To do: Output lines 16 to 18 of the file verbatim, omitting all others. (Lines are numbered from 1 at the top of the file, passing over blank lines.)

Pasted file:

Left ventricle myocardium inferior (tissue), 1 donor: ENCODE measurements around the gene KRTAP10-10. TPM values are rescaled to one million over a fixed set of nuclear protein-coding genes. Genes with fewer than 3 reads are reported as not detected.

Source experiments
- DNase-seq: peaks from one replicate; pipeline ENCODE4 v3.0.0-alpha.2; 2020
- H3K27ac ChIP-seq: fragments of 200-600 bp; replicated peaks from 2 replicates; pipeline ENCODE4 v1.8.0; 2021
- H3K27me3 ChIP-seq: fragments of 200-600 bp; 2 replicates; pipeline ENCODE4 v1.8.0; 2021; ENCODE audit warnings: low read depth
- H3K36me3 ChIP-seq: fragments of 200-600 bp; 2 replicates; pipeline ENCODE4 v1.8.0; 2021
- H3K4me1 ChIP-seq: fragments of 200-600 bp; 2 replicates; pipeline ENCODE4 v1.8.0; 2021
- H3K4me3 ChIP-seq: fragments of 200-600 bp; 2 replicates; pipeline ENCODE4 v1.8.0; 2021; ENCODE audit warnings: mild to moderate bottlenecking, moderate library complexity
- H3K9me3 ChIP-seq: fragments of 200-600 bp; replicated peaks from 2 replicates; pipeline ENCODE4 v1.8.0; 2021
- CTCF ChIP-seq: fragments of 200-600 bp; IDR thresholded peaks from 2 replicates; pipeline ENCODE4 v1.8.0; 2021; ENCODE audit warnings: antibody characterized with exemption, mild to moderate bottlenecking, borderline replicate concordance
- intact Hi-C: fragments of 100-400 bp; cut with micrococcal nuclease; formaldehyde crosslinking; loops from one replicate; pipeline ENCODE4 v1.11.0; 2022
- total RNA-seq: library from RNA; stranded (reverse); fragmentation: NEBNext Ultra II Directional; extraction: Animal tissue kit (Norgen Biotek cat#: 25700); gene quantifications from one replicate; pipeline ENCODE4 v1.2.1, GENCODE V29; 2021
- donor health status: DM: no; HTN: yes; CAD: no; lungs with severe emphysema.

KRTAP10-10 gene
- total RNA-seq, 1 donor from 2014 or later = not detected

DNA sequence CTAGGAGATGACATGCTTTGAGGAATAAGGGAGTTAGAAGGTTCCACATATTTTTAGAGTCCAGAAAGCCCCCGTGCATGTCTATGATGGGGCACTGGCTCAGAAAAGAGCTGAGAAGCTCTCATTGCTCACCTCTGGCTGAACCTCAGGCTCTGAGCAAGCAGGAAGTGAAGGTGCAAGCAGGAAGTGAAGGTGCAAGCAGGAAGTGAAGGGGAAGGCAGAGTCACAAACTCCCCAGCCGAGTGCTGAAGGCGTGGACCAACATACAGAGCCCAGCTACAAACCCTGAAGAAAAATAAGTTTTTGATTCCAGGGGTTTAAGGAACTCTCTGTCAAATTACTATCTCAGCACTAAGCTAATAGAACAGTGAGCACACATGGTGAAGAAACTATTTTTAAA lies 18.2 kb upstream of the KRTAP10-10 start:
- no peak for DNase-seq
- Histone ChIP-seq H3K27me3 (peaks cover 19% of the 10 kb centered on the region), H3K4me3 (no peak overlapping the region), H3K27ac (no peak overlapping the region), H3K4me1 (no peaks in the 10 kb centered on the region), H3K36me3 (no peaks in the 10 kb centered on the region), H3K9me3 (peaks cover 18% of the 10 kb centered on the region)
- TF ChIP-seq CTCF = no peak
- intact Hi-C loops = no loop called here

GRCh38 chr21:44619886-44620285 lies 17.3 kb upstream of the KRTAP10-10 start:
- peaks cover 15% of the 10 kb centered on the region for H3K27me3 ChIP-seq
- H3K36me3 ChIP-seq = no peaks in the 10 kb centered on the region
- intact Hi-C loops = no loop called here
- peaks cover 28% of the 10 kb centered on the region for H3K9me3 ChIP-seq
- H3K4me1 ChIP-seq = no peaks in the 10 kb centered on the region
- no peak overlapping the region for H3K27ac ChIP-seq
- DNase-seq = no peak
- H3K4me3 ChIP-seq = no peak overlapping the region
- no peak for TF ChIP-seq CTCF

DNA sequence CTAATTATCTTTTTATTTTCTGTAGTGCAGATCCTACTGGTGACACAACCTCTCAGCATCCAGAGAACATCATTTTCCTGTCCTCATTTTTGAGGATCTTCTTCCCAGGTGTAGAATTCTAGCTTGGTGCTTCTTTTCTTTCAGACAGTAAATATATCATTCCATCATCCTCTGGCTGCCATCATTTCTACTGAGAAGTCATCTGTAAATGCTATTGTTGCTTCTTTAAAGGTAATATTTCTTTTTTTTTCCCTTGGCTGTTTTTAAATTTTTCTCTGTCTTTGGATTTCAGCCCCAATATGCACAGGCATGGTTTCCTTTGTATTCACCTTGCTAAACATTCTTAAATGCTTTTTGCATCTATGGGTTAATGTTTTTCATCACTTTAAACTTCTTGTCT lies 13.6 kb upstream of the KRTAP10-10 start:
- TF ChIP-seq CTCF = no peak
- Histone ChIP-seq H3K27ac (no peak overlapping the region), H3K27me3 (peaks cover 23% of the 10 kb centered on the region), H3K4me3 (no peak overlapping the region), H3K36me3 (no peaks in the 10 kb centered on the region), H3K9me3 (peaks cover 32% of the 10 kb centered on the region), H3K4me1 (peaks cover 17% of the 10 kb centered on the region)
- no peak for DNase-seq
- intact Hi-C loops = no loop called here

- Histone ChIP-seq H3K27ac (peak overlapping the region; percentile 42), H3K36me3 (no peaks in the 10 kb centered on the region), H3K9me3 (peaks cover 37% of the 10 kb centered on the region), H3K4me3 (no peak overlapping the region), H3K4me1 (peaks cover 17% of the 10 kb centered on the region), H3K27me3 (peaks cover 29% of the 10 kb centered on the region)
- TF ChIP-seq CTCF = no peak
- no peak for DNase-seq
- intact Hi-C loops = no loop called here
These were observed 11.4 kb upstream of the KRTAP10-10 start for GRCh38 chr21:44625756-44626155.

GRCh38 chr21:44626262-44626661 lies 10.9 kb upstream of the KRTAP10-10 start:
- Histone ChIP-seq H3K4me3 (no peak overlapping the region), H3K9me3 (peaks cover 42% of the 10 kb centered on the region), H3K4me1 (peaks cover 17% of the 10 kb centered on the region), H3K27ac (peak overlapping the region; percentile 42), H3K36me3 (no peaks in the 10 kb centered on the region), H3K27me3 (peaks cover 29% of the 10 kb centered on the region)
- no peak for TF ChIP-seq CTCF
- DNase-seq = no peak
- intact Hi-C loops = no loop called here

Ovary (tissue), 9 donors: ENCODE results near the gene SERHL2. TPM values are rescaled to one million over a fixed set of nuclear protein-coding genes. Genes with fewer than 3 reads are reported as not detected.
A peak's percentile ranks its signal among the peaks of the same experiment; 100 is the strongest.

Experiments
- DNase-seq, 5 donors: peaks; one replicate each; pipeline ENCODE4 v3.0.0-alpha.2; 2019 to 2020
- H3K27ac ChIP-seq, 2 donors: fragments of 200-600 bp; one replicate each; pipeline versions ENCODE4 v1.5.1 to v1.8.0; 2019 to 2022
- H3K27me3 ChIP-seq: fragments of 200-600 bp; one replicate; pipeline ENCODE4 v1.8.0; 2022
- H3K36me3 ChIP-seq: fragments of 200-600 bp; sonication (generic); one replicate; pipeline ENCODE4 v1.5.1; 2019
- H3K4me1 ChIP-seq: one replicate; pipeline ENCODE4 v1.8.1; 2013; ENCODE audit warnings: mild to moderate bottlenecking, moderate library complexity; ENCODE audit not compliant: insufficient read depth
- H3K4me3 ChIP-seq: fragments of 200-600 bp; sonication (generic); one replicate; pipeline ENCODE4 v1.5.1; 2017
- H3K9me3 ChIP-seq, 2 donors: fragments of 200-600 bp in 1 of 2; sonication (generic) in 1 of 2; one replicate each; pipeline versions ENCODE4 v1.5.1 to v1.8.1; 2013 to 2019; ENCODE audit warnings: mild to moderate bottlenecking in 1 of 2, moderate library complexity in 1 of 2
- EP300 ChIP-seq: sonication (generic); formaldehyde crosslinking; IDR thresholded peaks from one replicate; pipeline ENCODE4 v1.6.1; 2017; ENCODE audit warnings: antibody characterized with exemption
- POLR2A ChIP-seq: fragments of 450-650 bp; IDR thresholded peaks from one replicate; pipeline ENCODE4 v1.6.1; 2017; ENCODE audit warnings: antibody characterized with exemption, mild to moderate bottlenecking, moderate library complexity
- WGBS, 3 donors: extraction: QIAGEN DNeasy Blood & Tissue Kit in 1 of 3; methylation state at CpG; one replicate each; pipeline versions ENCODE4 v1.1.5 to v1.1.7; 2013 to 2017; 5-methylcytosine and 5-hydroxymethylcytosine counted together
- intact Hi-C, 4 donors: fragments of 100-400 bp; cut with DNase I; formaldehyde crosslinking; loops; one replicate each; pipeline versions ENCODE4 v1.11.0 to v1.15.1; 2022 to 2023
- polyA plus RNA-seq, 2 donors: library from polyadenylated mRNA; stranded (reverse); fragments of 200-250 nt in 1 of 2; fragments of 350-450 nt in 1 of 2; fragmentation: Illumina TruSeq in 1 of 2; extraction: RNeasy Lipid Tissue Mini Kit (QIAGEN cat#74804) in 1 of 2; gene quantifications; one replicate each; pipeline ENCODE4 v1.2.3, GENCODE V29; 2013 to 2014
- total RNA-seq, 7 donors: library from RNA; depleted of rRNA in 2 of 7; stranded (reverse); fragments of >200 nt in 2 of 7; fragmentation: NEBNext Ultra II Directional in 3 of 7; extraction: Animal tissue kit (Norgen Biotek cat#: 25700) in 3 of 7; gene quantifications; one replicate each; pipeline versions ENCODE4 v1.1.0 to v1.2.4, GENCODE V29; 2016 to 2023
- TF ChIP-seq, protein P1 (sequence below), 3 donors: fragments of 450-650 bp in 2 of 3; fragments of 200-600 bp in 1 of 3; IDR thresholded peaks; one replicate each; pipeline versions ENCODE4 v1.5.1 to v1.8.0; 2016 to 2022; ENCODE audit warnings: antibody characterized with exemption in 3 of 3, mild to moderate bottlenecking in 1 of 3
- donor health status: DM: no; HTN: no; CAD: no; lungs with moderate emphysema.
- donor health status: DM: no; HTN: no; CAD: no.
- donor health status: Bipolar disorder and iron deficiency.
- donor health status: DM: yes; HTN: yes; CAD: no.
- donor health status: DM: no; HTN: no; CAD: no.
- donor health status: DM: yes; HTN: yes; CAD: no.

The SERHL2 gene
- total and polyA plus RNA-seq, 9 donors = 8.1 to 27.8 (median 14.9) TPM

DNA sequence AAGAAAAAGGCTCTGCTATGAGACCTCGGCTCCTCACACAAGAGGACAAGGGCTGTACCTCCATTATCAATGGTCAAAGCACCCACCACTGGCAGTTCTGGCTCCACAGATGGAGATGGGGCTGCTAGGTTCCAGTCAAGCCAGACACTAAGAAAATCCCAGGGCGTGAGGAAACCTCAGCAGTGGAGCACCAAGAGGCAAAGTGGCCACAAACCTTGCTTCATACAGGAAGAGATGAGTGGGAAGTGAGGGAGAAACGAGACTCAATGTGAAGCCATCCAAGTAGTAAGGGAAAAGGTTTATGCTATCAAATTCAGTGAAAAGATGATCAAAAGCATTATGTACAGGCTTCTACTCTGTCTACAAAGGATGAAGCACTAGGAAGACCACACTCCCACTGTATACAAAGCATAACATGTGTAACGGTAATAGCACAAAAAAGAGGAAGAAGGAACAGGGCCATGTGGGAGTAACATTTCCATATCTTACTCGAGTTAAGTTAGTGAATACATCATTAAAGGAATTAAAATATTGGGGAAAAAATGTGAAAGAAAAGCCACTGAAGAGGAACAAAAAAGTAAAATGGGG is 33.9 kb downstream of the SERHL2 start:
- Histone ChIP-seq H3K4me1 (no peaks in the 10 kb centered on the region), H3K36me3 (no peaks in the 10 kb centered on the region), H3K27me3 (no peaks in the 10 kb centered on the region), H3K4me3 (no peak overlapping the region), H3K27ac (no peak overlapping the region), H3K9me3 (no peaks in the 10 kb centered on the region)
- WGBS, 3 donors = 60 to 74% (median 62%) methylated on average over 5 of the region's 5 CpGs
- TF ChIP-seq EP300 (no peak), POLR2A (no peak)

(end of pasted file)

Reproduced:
DNA sequence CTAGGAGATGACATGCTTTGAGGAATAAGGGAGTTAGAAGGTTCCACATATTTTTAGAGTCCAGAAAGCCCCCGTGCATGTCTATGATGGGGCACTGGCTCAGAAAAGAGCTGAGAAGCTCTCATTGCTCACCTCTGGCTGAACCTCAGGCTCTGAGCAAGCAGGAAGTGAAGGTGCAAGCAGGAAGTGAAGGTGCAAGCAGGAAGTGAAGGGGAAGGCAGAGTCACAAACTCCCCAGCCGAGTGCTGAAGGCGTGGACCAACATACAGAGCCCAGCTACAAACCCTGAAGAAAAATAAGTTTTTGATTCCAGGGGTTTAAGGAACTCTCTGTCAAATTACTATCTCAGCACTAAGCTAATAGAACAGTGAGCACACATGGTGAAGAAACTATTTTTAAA lies 18.2 kb upstream of the KRTAP10-10 start:
- no peak for DNase-seq
- Histone ChIP-seq H3K27me3 (peaks cover 19% of the 10 kb centered on the region), H3K4me3 (no peak overlapping the region), H3K27ac (no peak overlapping the region), H3K4me1 (no peaks in the 10 kb centered on the region), H3K36me3 (no peaks in the 10 kb centered on the region), H3K9me3 (peaks cover 18% of the 10 kb centered on the region)